Emergic: Rajesh Jain's Blog

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Mobile Media

June 6th, 2005 · No Comments

morph has an overview of The Media Center’s Mobile Media: Opportunities and Strategies for a Mobile, Broadband Generation program. A little backgrounder about the growing influence of mobiles in our lives:

Here’s a call to artists and writers (hereafter known as content providers): Prepare to create for a whole new market, those with spare money to invest. Prepare to pay attention. And for those with spare time, prepare to never stop paying.

In the future, you’re going to have a lot more options concerning how to spend your downtime, roughly defined as the time in-between the times you’re actually doing something. If you’re home and you’re bored, you turn on the TV. If you’re bored in the car, there’s the radio. But what if you’re bored in an elevator or in a line? What if the waiter is taking forever with your salad or you arrived at the theater early? You could try meditating, but Buddhism doesn’t fit in the Mobilista plans to fill every second of your day with something to do. You take out your cell phone and while away the seconds.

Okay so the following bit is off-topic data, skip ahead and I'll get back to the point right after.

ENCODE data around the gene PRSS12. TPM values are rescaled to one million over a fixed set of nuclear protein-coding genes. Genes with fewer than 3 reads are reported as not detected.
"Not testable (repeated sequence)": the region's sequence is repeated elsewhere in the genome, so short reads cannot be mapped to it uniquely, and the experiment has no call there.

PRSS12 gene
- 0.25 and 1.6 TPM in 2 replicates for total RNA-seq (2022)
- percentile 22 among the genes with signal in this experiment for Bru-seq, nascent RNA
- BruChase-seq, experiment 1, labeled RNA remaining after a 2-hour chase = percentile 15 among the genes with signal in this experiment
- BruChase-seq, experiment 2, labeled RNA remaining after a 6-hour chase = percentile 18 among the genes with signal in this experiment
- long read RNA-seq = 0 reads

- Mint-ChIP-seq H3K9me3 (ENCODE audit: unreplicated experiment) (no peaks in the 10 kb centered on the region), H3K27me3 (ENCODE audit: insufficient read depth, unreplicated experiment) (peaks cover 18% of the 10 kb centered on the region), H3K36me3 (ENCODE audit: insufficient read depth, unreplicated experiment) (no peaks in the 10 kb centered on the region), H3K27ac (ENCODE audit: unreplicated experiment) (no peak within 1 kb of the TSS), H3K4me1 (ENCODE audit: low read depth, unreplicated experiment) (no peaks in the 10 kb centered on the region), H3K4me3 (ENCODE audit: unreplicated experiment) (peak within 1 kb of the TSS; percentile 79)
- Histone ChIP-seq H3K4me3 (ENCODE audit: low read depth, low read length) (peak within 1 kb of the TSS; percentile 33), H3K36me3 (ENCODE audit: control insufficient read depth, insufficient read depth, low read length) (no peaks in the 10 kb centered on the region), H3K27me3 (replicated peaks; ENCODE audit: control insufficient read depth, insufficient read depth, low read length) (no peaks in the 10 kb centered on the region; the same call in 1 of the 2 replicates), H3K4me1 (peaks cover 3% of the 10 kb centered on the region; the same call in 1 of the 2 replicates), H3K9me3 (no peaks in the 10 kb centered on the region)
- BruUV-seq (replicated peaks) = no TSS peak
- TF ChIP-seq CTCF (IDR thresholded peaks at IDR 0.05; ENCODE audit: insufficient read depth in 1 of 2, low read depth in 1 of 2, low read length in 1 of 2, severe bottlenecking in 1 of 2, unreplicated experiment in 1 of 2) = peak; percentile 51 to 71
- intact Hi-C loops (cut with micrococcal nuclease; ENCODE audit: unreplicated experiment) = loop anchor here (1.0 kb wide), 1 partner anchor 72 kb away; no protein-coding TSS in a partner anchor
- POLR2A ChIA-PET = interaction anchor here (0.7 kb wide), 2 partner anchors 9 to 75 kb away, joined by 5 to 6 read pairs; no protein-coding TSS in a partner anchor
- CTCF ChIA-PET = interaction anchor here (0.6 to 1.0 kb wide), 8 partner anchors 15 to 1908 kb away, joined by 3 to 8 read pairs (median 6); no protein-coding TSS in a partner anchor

The first mobile phones (Generation 1) were analog, the next (G2) were digital, and we’re now entering the G3 era, where phones have a cornucopia of new uses, including 4 to 6 gigabyte hard drives, text messaging (140 characters per screen) and the full streaming of channels that will deliver video and MP3 quality sound. Before you write this off as a passing fad,consider that American Idol gets 14 million text messages during voting. It’s a world with 150 different devices on the market, where “viral” is a good thing, where immediacy trumps quality, and there are so many protocols it makes the VHS/Beta debate look like rock/paper/scissors.

The Mobilistas figure, with good reason, that nowadays no one leaves home without their keys, their wallet, and their cell phone. If they could take over your keys and your wallet, they probably would, but right now they’re aiming at what they can get at. Mobile media, media in bite-sized chunks – where the biggest sellers are ringtones and wallpaper, making overnight millionaires of people smart enough to be selling them – is specifically created to access on the move. It’s not TV — too long. It’s not Internet — the screen’s too small for serious research and it’s not even compatible with HTML. Mobile media is a brand new thing, aimed at people who can’t stand going for one single nanosecond without something to do.

Tags: Telecom

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